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Woman labeled 'icon' of Turkey protests: It's not about me

By Ashley Fantz, CNN
updated 11:36 AM EDT, Wed June 5, 2013
STORY HIGHLIGHTS
  • Ceyda Sungur is pepper-sprayed by security forces
  • Images of her in a red dress, unarmed, move people to call her an icon of Turkey protests
  • Sungur says there is no difference between her and others tear-gassed in the park
  • Protests in Turkey have been raging for days, as riot police clash with demonstrators

(CNN) -- She has become a symbol of the violent protests in Turkey. Across social media, she's known as "The Woman in Red."

Wearing a red summer dress and a delicate necklace, the woman walked among demonstrators in Istanbul's Taksim Square when a security officer lurched at her and pepper-sprayed her so powerfully her hair was blown upward.

She could do nothing but turn away from the toxic spray. The officer, wearing a gas mask, lunged closer to her, unleashing more spray on the back of her neck. She covered her mouth as officers spray others.

The photos of the incident have been shared widely on social media in recent days. International headlines have proclaimed her an "icon" of the movement against the government of Prime Minister Tayyip Erdogan.

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"That photo encapsulates the essence of this protest," a math student named Esra told Reuters. "The violence of the police against peaceful protesters, people just trying to protect themselves and what they value."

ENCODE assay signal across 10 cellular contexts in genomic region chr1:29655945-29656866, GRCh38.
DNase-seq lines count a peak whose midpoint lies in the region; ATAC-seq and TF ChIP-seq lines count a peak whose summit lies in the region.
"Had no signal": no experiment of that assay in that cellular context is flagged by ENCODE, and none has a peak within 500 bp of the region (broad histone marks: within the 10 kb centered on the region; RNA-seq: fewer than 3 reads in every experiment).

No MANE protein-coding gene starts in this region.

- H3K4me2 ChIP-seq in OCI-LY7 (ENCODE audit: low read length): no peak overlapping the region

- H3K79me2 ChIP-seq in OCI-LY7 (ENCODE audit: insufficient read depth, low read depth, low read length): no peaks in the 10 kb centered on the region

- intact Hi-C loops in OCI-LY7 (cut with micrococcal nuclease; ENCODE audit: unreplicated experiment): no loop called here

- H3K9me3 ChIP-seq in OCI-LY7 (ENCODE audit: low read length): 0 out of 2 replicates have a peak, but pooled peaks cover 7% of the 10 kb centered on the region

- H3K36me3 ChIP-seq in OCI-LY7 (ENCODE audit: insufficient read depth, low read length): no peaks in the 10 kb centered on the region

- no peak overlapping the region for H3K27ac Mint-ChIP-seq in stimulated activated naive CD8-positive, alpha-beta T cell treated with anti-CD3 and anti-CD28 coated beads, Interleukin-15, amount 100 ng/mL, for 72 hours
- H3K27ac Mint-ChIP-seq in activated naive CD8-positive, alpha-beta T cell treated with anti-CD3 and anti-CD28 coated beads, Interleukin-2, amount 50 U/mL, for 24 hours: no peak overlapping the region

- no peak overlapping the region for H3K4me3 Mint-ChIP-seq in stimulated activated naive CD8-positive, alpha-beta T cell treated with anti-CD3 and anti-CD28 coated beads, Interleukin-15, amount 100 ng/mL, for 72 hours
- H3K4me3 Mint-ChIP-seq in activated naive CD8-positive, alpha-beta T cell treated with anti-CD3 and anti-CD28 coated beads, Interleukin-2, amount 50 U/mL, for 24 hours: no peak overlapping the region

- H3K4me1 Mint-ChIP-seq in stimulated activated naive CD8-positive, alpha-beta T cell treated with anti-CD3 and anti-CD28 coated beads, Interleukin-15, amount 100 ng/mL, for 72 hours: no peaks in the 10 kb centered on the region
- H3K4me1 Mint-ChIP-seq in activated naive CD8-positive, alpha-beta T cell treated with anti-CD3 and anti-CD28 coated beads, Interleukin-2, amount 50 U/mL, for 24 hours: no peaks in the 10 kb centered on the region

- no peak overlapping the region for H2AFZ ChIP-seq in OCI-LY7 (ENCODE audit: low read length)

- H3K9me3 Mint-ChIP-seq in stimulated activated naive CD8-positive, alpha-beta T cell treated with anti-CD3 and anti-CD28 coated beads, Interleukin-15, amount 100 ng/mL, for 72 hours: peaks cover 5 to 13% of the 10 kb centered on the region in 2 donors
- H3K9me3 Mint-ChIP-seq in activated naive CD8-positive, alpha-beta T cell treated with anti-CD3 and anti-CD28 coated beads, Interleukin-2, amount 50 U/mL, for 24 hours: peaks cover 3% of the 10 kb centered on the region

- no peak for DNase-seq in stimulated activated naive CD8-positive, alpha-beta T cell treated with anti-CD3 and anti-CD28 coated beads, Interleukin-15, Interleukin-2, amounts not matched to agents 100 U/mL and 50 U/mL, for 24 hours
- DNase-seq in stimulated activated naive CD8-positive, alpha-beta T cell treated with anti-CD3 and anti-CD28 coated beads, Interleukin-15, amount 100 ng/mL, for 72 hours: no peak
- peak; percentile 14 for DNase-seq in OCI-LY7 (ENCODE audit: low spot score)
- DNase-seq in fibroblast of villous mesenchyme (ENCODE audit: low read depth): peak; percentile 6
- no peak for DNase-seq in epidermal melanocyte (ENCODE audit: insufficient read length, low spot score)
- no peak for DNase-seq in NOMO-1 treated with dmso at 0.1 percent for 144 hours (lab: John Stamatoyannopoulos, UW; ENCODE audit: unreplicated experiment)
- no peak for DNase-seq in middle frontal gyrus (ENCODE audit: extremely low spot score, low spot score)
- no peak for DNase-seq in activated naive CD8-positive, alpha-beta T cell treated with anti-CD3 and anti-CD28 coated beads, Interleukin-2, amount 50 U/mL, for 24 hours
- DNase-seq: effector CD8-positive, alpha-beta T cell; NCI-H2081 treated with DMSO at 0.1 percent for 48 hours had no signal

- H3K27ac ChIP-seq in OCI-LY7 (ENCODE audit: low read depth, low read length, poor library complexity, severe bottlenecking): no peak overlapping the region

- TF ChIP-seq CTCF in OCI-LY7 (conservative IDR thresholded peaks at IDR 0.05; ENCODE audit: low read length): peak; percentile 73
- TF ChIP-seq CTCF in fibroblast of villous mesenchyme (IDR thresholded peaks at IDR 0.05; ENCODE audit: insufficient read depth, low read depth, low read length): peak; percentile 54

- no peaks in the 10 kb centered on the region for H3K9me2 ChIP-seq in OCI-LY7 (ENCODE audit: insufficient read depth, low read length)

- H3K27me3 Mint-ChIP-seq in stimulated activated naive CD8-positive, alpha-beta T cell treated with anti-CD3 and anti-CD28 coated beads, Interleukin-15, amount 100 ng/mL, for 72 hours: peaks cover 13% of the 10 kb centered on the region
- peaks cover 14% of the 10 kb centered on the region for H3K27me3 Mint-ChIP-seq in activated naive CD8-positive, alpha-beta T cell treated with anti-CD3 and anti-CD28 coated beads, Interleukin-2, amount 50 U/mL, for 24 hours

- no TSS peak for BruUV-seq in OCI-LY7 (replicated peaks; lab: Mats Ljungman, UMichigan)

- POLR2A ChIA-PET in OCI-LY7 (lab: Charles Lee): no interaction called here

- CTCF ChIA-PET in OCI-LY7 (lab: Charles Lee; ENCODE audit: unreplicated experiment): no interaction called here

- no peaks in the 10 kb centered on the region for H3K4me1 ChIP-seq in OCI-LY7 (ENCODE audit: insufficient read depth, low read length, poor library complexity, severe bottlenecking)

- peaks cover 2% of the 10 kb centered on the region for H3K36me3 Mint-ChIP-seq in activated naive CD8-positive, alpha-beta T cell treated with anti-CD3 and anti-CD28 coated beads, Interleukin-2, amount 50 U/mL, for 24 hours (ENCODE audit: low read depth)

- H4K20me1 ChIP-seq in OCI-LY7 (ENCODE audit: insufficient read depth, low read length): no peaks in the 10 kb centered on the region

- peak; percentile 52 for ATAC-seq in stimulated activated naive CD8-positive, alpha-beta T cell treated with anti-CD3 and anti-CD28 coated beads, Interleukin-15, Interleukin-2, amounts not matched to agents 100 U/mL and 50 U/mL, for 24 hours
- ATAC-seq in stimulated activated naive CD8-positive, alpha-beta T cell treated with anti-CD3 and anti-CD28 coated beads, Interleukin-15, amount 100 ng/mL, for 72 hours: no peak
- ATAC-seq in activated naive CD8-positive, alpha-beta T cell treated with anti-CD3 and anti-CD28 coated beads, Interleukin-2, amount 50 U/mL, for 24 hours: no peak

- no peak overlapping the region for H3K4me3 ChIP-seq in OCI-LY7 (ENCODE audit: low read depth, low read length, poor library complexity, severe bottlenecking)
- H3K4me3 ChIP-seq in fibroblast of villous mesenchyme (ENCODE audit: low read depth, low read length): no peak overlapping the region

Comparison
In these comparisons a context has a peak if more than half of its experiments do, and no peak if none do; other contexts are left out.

The images have also inspired cartoons and graffiti in Turkey and around the world. And just seeing a woman in a red dress walking in public has apparently touched a chord with other women in the region, too.

Zeinobia tweeted, "The woman in red in Turkey, I wish to wear such dress in downtown Cairo without fear, without protests, without sexual harassment."

But the truth is that woman in red told CNN Wednesday that she wants no part of this.

What's happening in Turkey is the "people's revolt," she said.

Ceyda Sungur told Turkey's TV 24 that she is uncomfortable about her new fame. She doesn't want to be an icon of a movement.

"There are a lot of people who were at the park and they were also tear-gassed," she said. "There is not (a) difference between them and I."

But, she added, "I am not surprised" about the violence that evolved from what began days ago as a peaceful sit-in to protest plans to demolish a park in central Istanbul -- the last green space in the city center.

Some in the crowd chanted "Tayyip resign!"

"Shoulder to shoulder against fascism!" they shouted.

Riot police moved in, lobbing tear gas and using pepper spray. Protesters responded by hurling bottles, blocking bulldozers and setting up barricades. Eventually, protesters and police were locked in full-on clashes.

Read: What's driving protests and unrest

Erdogan conceded Saturday that Turkish security forces had used tear gas excessively against demonstrators.

Read: Erdogan: Successful leader or 'dictator'?

On Tuesday, a top Turkish official apologized for the "police aggression" and trade unions threw their weight behind the demonstrations.

The 240,000-member KESK confederation of public-sector workers called for a two-day strike to protest what it calls the "fascism" of Erdogan's ruling Justice and Development Party.

Riot police around Ankara's central Kizilay Square brought in armored vehicles topped with water cannon in a show of force Tuesday evening, but the demonstrations throughout Wednesday were mostly calm.

Read: Despite economic boom, protesters target Erdogan

CNN's Talia Kayali contributed to this report.

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